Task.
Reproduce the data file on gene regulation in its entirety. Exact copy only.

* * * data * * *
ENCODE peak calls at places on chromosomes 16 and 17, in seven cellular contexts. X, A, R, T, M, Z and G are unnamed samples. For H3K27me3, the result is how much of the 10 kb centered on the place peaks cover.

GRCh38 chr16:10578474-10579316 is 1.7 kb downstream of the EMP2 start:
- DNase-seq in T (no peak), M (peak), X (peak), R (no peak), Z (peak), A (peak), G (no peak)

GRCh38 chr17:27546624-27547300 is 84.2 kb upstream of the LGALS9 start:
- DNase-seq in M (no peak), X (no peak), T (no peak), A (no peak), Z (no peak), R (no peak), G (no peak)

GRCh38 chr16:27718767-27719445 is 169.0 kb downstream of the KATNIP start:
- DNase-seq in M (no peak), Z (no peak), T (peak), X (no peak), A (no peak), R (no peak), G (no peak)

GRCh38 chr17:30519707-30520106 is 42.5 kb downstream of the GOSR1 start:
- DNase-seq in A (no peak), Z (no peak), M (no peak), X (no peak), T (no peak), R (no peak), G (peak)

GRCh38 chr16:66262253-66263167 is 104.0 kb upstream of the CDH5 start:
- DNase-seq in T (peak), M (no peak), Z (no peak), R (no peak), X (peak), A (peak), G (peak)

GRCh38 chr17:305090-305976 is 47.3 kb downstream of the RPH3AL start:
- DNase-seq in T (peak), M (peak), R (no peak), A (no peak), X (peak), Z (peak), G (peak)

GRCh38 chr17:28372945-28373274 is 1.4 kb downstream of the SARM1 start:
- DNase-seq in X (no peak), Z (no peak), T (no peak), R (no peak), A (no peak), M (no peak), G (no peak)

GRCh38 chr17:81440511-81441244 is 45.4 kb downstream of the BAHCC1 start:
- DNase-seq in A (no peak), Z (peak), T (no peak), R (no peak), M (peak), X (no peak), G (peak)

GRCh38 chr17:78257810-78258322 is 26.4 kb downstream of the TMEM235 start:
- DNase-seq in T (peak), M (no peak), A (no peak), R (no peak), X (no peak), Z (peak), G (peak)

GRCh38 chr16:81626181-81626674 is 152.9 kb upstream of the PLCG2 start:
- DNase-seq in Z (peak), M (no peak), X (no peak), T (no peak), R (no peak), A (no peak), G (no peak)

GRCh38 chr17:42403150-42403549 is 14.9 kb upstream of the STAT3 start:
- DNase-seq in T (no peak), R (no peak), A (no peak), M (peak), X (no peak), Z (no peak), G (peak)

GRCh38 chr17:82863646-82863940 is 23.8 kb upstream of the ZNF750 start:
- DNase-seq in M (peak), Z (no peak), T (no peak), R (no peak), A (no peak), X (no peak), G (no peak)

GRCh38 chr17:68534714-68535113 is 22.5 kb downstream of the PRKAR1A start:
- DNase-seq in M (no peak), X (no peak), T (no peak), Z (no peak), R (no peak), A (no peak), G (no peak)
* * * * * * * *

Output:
ENCODE peak calls at places on chromosomes 16 and 17, in seven cellular contexts. X, A, R, T, M, Z and G are unnamed samples. For H3K27me3, the result is how much of the 10 kb centered on the place peaks cover.

GRCh38 chr16:10578474-10579316 is 1.7 kb downstream of the EMP2 start:
- DNase-seq in T (no peak), M (peak), X (peak), R (no peak), Z (peak), A (peak), G (no peak)

GRCh38 chr17:27546624-27547300 is 84.2 kb upstream of the LGALS9 start:
- DNase-seq in M (no peak), X (no peak), T (no peak), A (no peak), Z (no peak), R (no peak), G (no peak)

GRCh38 chr16:27718767-27719445 is 169.0 kb downstream of the KATNIP start:
- DNase-seq in M (no peak), Z (no peak), T (peak), X (no peak), A (no peak), R (no peak), G (no peak)

GRCh38 chr17:30519707-30520106 is 42.5 kb downstream of the GOSR1 start:
- DNase-seq in A (no peak), Z (no peak), M (no peak), X (no peak), T (no peak), R (no peak), G (peak)

GRCh38 chr16:66262253-66263167 is 104.0 kb upstream of the CDH5 start:
- DNase-seq in T (peak), M (no peak), Z (no peak), R (no peak), X (peak), A (peak), G (peak)

GRCh38 chr17:305090-305976 is 47.3 kb downstream of the RPH3AL start:
- DNase-seq in T (peak), M (peak), R (no peak), A (no peak), X (peak), Z (peak), G (peak)

GRCh38 chr17:28372945-28373274 is 1.4 kb downstream of the SARM1 start:
- DNase-seq in X (no peak), Z (no peak), T (no peak), R (no peak), A (no peak), M (no peak), G (no peak)

GRCh38 chr17:81440511-81441244 is 45.4 kb downstream of the BAHCC1 start:
- DNase-seq in A (no peak), Z (peak), T (no peak), R (no peak), M (peak), X (no peak), G (peak)

GRCh38 chr17:78257810-78258322 is 26.4 kb downstream of the TMEM235 start:
- DNase-seq in T (peak), M (no peak), A (no peak), R (no peak), X (no peak), Z (peak), G (peak)

GRCh38 chr16:81626181-81626674 is 152.9 kb upstream of the PLCG2 start:
- DNase-seq in Z (peak), M (no peak), X (no peak), T (no peak), R (no peak), A (no peak), G (no peak)

GRCh38 chr17:42403150-42403549 is 14.9 kb upstream of the STAT3 start:
- DNase-seq in T (no peak), R (no peak), A (no peak), M (peak), X (no peak), Z (no peak), G (peak)

GRCh38 chr17:82863646-82863940 is 23.8 kb upstream of the ZNF750 start:
- DNase-seq in M (peak), Z (no peak), T (no peak), R (no peak), A (no peak), X (no peak), G (no peak)

GRCh38 chr17:68534714-68535113 is 22.5 kb downstream of the PRKAR1A start:
- DNase-seq in M (no peak), X (no peak), T (no peak), Z (no peak), R (no peak), A (no peak), G (no peak)